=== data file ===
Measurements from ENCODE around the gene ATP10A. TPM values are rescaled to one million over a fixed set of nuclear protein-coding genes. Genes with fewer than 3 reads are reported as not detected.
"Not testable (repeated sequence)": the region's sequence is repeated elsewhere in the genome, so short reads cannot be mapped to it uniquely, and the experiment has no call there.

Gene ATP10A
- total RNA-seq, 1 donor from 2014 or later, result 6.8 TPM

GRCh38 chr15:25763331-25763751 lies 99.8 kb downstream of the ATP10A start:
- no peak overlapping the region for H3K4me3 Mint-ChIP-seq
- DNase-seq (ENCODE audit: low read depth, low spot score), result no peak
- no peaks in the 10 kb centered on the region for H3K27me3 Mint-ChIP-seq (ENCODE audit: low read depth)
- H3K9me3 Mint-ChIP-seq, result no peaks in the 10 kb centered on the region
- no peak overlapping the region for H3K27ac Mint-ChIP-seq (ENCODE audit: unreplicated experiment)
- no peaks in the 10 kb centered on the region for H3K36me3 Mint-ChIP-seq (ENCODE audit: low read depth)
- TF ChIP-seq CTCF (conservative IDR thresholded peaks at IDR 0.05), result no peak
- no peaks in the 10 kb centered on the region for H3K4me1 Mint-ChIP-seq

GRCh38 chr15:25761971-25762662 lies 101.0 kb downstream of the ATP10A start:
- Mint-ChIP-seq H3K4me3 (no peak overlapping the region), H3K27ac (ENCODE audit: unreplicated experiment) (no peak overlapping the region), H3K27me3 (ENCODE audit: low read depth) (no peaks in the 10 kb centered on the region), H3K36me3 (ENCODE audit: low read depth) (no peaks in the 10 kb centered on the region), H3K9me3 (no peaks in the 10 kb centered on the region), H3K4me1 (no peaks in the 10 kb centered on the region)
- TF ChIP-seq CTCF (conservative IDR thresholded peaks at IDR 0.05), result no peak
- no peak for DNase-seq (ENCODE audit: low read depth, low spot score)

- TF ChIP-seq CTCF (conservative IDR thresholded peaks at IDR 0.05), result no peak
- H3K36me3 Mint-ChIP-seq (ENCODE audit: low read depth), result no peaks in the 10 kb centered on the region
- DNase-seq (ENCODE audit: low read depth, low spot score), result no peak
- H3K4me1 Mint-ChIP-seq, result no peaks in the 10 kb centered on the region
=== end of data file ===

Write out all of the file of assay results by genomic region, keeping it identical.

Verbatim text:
Measurements from ENCODE around the gene ATP10A. TPM values are rescaled to one million over a fixed set of nuclear protein-coding genes. Genes with fewer than 3 reads are reported as not detected.
"Not testable (repeated sequence)": the region's sequence is repeated elsewhere in the genome, so short reads cannot be mapped to it uniquely, and the experiment has no call there.

Gene ATP10A
- total RNA-seq, 1 donor from 2014 or later, result 6.8 TPM

GRCh38 chr15:25763331-25763751 lies 99.8 kb downstream of the ATP10A start:
- no peak overlapping the region for H3K4me3 Mint-ChIP-seq
- DNase-seq (ENCODE audit: low read depth, low spot score), result no peak
- no peaks in the 10 kb centered on the region for H3K27me3 Mint-ChIP-seq (ENCODE audit: low read depth)
- H3K9me3 Mint-ChIP-seq, result no peaks in the 10 kb centered on the region
- no peak overlapping the region for H3K27ac Mint-ChIP-seq (ENCODE audit: unreplicated experiment)
- no peaks in the 10 kb centered on the region for H3K36me3 Mint-ChIP-seq (ENCODE audit: low read depth)
- TF ChIP-seq CTCF (conservative IDR thresholded peaks at IDR 0.05), result no peak
- no peaks in the 10 kb centered on the region for H3K4me1 Mint-ChIP-seq

GRCh38 chr15:25761971-25762662 lies 101.0 kb downstream of the ATP10A start:
- Mint-ChIP-seq H3K4me3 (no peak overlapping the region), H3K27ac (ENCODE audit: unreplicated experiment) (no peak overlapping the region), H3K27me3 (ENCODE audit: low read depth) (no peaks in the 10 kb centered on the region), H3K36me3 (ENCODE audit: low read depth) (no peaks in the 10 kb centered on the region), H3K9me3 (no peaks in the 10 kb centered on the region), H3K4me1 (no peaks in the 10 kb centered on the region)
- TF ChIP-seq CTCF (conservative IDR thresholded peaks at IDR 0.05), result no peak
- no peak for DNase-seq (ENCODE audit: low read depth, low spot score)

- TF ChIP-seq CTCF (conservative IDR thresholded peaks at IDR 0.05), result no peak
- H3K36me3 Mint-ChIP-seq (ENCODE audit: low read depth), result no peaks in the 10 kb centered on the region
- DNase-seq (ENCODE audit: low read depth, low spot score), result no peak
- H3K4me1 Mint-ChIP-seq, result no peaks in the 10 kb centered on the region